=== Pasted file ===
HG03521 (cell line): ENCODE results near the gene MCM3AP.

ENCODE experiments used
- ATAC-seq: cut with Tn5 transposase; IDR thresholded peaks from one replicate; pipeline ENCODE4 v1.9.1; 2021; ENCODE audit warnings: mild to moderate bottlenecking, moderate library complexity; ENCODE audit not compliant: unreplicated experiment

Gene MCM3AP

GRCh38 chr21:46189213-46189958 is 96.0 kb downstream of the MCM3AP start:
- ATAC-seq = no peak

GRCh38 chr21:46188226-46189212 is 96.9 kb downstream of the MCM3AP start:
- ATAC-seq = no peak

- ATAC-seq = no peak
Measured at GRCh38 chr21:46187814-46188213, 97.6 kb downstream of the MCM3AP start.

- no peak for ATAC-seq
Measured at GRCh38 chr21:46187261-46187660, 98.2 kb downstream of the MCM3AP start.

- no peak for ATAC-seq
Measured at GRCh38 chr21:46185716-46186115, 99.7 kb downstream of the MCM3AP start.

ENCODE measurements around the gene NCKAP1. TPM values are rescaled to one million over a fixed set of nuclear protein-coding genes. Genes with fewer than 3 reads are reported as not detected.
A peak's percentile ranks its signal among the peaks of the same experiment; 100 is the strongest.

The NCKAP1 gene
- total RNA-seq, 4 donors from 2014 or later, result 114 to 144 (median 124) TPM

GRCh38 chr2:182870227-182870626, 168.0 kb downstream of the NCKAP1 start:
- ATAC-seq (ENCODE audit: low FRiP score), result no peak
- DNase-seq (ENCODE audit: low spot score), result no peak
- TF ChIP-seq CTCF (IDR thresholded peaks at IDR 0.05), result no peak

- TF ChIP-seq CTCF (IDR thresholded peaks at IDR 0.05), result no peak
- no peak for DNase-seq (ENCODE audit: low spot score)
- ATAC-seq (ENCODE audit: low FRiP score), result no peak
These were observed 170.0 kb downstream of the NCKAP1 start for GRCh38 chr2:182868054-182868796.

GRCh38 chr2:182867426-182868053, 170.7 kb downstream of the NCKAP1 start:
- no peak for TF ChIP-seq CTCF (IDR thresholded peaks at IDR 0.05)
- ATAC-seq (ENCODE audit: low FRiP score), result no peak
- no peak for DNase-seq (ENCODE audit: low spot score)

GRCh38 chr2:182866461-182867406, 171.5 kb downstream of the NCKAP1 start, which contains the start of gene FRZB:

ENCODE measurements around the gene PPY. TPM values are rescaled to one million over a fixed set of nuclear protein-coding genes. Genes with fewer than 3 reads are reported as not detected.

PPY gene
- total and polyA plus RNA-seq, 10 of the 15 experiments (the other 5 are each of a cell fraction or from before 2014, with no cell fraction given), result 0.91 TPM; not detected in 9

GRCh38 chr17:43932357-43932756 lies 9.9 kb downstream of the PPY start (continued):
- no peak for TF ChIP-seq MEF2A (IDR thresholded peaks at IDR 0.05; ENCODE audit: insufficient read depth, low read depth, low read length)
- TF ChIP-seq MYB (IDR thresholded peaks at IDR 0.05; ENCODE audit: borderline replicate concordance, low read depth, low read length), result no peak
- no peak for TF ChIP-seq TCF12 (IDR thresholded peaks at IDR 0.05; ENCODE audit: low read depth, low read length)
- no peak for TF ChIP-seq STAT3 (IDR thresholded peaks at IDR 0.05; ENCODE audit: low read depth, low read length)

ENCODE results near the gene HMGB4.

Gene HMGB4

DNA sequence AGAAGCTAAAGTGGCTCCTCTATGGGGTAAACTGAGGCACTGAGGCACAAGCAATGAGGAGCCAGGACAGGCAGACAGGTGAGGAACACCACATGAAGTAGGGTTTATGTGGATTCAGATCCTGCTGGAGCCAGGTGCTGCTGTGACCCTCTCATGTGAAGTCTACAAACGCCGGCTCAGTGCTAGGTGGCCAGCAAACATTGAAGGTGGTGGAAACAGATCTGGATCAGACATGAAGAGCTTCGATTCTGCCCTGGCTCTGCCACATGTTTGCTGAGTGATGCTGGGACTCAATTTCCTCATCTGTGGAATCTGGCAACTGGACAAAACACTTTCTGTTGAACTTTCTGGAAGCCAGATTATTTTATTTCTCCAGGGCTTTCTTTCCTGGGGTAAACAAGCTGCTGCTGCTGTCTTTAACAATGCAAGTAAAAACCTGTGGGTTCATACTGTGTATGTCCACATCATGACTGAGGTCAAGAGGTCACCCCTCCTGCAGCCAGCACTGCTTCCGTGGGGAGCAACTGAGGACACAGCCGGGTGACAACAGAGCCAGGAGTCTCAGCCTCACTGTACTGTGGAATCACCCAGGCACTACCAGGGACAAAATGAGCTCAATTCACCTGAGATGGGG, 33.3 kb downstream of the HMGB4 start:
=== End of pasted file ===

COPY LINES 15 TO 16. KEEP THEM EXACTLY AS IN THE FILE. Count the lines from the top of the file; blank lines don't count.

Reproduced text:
ENCODE measurements around the gene NCKAP1. TPM values are rescaled to one million over a fixed set of nuclear protein-coding genes. Genes with fewer than 3 reads are reported as not detected.
A peak's percentile ranks its signal among the peaks of the same experiment; 100 is the strongest.